17.07.2017

Finland one of world’s most digitally competitive countries

“The importance of digital competitiveness will only continue to grow,” says Arto Pussinen, the head of digitalisation at Invest in Finland.

Finland is one of the most digitally competitive countries in the world, according to an inaugural ranking published by the International Institute for Management Development (IMD).

 

The IMD World Digital Competitiveness Ranking measures the ability of countries to adopt and explore digital technologies as a means to modernise administrative practices, business models and societal structures.

 

Arto Pussinen, the head of ICT and digitalisation at Finpro’s Invest in Finland, believes it is impossible to overstate the importance of digital capabilities for the overall competitiveness of countries.

 

“Digital competitiveness is extremely important as more and more industries are digitalising. Its importance will only grow further. Digital technologies will penetrate practically every service and industrial sector in the near future,” he says.

 

Finland broke comfortably into the top five of the inaugural ranking, finishing fourth after Singapore (1st), Sweden (2nd) and the United States (3rd) but ahead of countries such as Denmark (5th), the Netherlands (6th), Hong Kong (7th) and Switzerland (8th).

 

Its high ranking is attributable to a number of factors, views Pussinen. Finland, he points out, has a large and highly-advanced information and communications technology sector with no shortage of skilled workers.

 

“A skilled workforce is a core requirement for digitalisation,” he reminds. “Finland underwent a sectoral transformation when the mobile phone cluster contracted sharply and freed up skilled labour. The crisis created new opportunities and forced us to shed our skin.”

 

He adds that the country has emerged as a leading site for testing and launching new digital capabilities also due to the technology-orientation of its citizens, the ease of co-operation with universities and research institutes, and the lack of hierarchic and bureaucratic structures.

 

“Yet another factor are the public support programmes of Finpro, the Finnish Funding Agency for Innovation (Tekes) and other members of Team Finland,” adds Pussinen.

“Supportive government institutions encourage innovation”

Supportive government institutions encourage innovation

 

IMD, similarly, attributed the successes of certain countries in enhancing their digital competitiveness to the efforts of national governments to facilitate the adoption of new technologies.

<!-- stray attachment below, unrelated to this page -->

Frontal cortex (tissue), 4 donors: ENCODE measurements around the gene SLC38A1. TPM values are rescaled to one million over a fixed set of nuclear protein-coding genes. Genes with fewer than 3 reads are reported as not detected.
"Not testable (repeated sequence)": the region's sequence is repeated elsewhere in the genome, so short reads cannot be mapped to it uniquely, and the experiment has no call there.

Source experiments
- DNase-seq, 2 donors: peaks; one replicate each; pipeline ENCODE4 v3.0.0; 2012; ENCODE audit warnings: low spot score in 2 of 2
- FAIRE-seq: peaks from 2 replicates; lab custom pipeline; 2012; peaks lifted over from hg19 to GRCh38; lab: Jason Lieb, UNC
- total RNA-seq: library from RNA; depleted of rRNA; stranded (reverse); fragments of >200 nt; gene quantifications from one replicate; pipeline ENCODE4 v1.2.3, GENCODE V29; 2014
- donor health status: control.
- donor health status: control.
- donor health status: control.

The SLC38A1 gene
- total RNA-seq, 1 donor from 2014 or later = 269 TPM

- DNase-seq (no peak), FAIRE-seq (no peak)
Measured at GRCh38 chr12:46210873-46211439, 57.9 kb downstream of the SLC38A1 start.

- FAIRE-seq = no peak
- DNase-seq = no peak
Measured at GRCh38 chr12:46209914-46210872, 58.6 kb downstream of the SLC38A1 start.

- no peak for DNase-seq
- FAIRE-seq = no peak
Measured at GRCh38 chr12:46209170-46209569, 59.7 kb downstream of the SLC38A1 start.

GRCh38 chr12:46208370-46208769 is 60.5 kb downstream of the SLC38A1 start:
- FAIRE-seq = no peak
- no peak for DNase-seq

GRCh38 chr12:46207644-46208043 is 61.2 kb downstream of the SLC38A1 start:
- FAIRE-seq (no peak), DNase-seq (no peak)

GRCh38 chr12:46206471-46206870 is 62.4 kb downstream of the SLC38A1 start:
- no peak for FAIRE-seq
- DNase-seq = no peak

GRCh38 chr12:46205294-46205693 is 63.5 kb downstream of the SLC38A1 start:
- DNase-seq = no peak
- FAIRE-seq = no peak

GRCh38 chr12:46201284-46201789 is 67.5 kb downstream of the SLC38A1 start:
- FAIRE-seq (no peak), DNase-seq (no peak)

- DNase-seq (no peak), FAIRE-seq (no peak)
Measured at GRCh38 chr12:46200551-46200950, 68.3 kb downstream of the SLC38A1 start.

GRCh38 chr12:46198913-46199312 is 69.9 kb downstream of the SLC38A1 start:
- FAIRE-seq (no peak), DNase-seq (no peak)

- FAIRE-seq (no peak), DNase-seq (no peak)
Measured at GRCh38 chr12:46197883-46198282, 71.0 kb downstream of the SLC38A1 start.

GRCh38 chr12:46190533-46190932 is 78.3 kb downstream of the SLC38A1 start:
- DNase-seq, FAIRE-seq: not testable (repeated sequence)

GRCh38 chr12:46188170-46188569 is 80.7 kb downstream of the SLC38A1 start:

“There is no doubt that supportive and inclusive government institutions help technological innovation,” said Professor Arturo Bris, the director of the IMD World Competitiveness Center.

 

Finland has fared relatively well also in that respect, according to Pussinen. “Team Finland is a part of it. The other part are the reboot projects that have introduced hackathons to various service and industrial sectors. They’ve been sponsored by the state.”

 

He also draws attention to the importance of support mechanisms at the local level.

 

“The amount of open data provided by the six largest cities in the country has for its part promoted the creation of new digital services. Our largest cities have been remarkably active in that respect,” he says.

 

Finland’s aptitude for serving as a testing platform has not gone unnoticed. “A number of major companies have entered the country to digitalise. They perceive the digital as a disruptive element in their sectors, and they’re here to digitalise because it can be done quickly and cost-efficiently,” says Pussinen.

 

Finland poised to improve overall competitiveness


Pussinen is confident that Finland will also be able to harness its digital capabilities to improve its position in the more established ranking published by IMD, the IMD World Competitiveness Ranking.

 

“Fourth spot in the ranking is an indication that we should be expecting a surge,” he tells.

 

The country is already on the right track. It climbed five positions from the previous year to 15th in the IMD World Competitiveness Ranking 2017, largely due to improvements in the categories of business efficiency and economic performance, according to Helsingin Sanomat.

 

The IMD World Competitiveness Ranking is based primarily on hard data, such as trade and employment statistics, and to a lesser extent on the results of a survey distributed to business executives to gauge their perceptions of issues such as corruption, environmental concerns and the quality of life.

 

The 6,250 executives who responded to the survey were also asked to name five key pull factors for each of the 63 countries included in the ranking in 2017. A high level of education, reliable infrastructure and skilled workforce were identified as the key pull factors for Finland.

 

“A high ranking in the survey is always good news,” commented Petri Rouvinen of the Research Institute of the Finnish Economy (ETLA). “It strengthens the confidence of those with less knowledge of the country that the economy is taking a turn for the better. Stronger confidence will also promote interest in investing in Finland,” he analysed.

 

Hong Kong, Switzerland and Singapore claimed the three top spots in the annual ranking, which has been designed to assess how well countries utilise their competencies to create prosperity.

 

Sources:


http://www.hs.fi/talous/art-2000005234763.html


http://www.imd.org/news/updates/new-competitive-global-elite-emerges-in-imd-business-schools-latest-world-competitiveness-ranking/


https://www.etla.fi/yleinen/kilpailukyky-kohenee-suomi-kirii-imdn-vertailussa/